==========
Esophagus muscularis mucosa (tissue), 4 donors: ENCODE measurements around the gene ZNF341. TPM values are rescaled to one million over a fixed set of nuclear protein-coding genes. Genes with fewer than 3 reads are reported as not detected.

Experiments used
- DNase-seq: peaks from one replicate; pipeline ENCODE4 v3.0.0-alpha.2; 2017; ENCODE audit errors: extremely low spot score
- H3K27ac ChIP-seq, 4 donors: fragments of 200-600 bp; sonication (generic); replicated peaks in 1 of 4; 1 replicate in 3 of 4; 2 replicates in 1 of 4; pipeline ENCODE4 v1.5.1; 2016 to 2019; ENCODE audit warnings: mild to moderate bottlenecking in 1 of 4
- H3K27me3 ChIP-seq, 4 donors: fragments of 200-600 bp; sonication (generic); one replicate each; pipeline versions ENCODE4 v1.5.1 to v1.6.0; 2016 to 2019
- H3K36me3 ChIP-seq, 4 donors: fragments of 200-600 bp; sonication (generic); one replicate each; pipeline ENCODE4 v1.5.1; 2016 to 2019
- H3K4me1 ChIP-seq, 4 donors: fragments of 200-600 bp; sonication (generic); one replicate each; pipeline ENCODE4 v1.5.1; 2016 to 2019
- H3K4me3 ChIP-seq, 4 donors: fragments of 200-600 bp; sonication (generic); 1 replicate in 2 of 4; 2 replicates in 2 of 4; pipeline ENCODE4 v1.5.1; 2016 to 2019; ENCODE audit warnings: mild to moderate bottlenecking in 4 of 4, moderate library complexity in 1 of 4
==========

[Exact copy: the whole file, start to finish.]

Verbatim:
Esophagus muscularis mucosa (tissue), 4 donors: ENCODE measurements around the gene ZNF341. TPM values are rescaled to one million over a fixed set of nuclear protein-coding genes. Genes with fewer than 3 reads are reported as not detected.

Experiments used
- DNase-seq: peaks from one replicate; pipeline ENCODE4 v3.0.0-alpha.2; 2017; ENCODE audit errors: extremely low spot score
- H3K27ac ChIP-seq, 4 donors: fragments of 200-600 bp; sonication (generic); replicated peaks in 1 of 4; 1 replicate in 3 of 4; 2 replicates in 1 of 4; pipeline ENCODE4 v1.5.1; 2016 to 2019; ENCODE audit warnings: mild to moderate bottlenecking in 1 of 4
- H3K27me3 ChIP-seq, 4 donors: fragments of 200-600 bp; sonication (generic); one replicate each; pipeline versions ENCODE4 v1.5.1 to v1.6.0; 2016 to 2019
- H3K36me3 ChIP-seq, 4 donors: fragments of 200-600 bp; sonication (generic); one replicate each; pipeline ENCODE4 v1.5.1; 2016 to 2019
- H3K4me1 ChIP-seq, 4 donors: fragments of 200-600 bp; sonication (generic); one replicate each; pipeline ENCODE4 v1.5.1; 2016 to 2019
- H3K4me3 ChIP-seq, 4 donors: fragments of 200-600 bp; sonication (generic); 1 replicate in 2 of 4; 2 replicates in 2 of 4; pipeline ENCODE4 v1.5.1; 2016 to 2019; ENCODE audit warnings: mild to moderate bottlenecking in 4 of 4, moderate library complexity in 1 of 4